but the undying ideal was always the same." The author is aware that there will be opposition to such a point of view, and an opposition not easy to meet, coming as it does from "the schools which have so long been dominated by the sweeping generalities of Freeman and his followers." He says that the story he has to tell "differs altogether from that hitherto told," for it includes masses of material which have until but one word to say about "the tradition of now been ignored. In the present work he has London"; he could not omit this from his evidence, and he could not complete it, for it will make a book by itself, and we are glad to know He gives in that he means to publish it soon. the text of the present work a summary sufficient for immediate purposes, expressing a conviction that "the completed study will satisfy many that the position he takes up for London is historically sound."
The last chapter, The Greatness that is London,' refers to its magnificent development, which has never been at the bidding of outside forces, for its_whole history shows it to be a
11 S. X. JULY 11, 1914.]
NOTES AND QUERIES.
living organism at every stage of its exhausting
There are twenty-four illustrations. We much wish that the compiling of the Index had been more thorough.
Mr. Ditchfield, in a series of pleasant rambles, takes us through the quaint streets of the City, and points out the treasures of beauty and antiquity that still survive. The wanderings do not extend far beyond the demesne of the Corporation, and most of the illustrations (114 in number) by Mr. E. L. Wratten have been sketched within the area of the City. The constant references made in our pages to vanishing London show how rapidly old landmarks are disappearing, and we are grateful to Mr. Ditchfield for these descriptions and sketches of places, some of which will in course of time become mere matters of history.
We must leave the author's readers to ramble with him through the pre-Reformation churches, the churches built by Wren, the Inns of Court, the City Palaces, and the Halls of the Companies, and we feel sure that they, like ourselves, will find enjoyment in doing so.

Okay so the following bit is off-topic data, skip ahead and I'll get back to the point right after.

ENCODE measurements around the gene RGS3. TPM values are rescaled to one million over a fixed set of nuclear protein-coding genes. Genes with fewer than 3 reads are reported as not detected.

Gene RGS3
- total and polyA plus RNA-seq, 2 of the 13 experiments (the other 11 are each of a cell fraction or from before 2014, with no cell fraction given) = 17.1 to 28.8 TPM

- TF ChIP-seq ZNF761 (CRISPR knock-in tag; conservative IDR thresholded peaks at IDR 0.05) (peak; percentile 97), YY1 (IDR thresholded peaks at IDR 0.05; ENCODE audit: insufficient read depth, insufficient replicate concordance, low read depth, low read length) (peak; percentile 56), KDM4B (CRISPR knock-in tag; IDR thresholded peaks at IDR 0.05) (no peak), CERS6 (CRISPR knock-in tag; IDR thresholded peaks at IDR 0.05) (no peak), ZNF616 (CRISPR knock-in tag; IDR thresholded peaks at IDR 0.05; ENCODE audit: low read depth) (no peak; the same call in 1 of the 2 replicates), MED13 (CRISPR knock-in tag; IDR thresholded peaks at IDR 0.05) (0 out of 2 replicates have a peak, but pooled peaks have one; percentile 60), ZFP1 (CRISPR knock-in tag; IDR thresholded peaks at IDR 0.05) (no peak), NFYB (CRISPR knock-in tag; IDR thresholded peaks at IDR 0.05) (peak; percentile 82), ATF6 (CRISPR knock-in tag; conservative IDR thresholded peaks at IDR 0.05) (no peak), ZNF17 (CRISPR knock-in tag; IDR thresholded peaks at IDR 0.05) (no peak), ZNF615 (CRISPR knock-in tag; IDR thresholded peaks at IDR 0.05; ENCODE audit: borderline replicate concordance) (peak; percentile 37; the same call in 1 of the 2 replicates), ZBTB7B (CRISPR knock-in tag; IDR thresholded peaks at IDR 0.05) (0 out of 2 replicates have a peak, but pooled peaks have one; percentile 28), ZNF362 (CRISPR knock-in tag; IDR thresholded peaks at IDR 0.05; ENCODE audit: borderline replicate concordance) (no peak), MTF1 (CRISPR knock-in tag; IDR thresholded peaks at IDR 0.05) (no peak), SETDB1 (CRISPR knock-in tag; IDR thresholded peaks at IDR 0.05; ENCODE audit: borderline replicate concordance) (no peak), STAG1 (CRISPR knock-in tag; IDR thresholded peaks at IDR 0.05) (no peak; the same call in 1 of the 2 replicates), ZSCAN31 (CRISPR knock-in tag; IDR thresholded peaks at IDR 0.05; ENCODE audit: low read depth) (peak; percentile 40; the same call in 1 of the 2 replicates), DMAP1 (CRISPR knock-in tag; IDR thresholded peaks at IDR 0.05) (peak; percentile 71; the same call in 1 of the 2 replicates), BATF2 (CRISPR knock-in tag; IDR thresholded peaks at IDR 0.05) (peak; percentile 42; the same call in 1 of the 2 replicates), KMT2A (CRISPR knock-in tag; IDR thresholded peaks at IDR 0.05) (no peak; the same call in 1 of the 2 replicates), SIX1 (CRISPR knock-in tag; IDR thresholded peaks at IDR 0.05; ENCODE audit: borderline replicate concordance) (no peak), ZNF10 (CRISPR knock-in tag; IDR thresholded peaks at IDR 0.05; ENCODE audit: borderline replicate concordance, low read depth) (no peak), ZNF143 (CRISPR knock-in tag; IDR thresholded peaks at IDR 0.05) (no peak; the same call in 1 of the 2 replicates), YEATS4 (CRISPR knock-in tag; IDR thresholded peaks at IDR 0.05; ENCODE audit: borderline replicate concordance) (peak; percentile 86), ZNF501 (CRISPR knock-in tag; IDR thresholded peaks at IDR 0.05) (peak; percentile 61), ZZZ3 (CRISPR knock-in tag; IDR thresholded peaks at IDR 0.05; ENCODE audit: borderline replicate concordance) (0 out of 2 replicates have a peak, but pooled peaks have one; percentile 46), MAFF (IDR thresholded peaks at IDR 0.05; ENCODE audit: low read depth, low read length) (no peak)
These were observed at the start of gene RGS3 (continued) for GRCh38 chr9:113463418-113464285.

Monograph. (Cambridge University Press, 58.
WE have great pleasure in recommending this
The author begins with a quest for the earliest relics to be found of London civilization. does not concern himself about Celtic London, but contents himself with searching for Roman for being London, the first object looked The survey is begun at the Roman wall. the Tower, where among the remains of the Wardrobe Tower, close to the White Tower, there is a portion with some medieval building attached to it. This was long concealed by modern brickwork, and eventually it was found that the wall "From the Tower had continued further south. it ran northwards across the moat, through Tower Hill (though no signs appear above the ground) to Trinity Place, where we see a large It has been One of the ablest features of the work is the portion from the level of the street. repaired, and a roof has been placed over the top Northwards, a considerable handling of the original authorities, and the skill to preserve it." portion of the wall is to be found in Barber's and insight with which each is corrected as to his Mr. Ditch- errors, and made to yield his quota of truth. Thus Bonded Warehouses, Cooper's Row. field was permitted to examine this, which forms we have discrepant accounts of the position of the part of the eastern wall of the great warehouse English archers, said by the Lanercost Chronicler and vaults. "Its height here is 35 ft., and we climb and by Trokelowe to have been in the first line, stairs and descend into cellars, and inspect each and by Baker to have been in the rear. Dr. Morris In the plausibly conjectures that the main body of them part of this magnificent stretch of 112 ft. basement it is 8 ft. thick, and entirely Roman. was in fact in the rear, but that in the course of the "That part which is displayed on the ground and battle Edward threw out a skirmishing line of which drew northwards towards the upper floors is medieval, and you can see the archers a small proportion only of the wholerampart, along which the guard walked, protected number In Crutched Friars, No. 1 has English right, and did some rapid and not ineffective shooting into the left flank of Douglas. by a bulwark." Roman Wall House," where a been named perfect piece of the wall was discovered which forms the foundation of the neighbouring houses. Mr. Ditchfield then traces the wall to the site of Christ's Hospital, where, during the erection of the new Post Office, a fine part of the wall was discovered beneath the ground. Steps have been Inade to lead to it, so as to facilitate inspection of runthis piece. The wall proceeds southwards, ning probably through Printing House Square towards the river."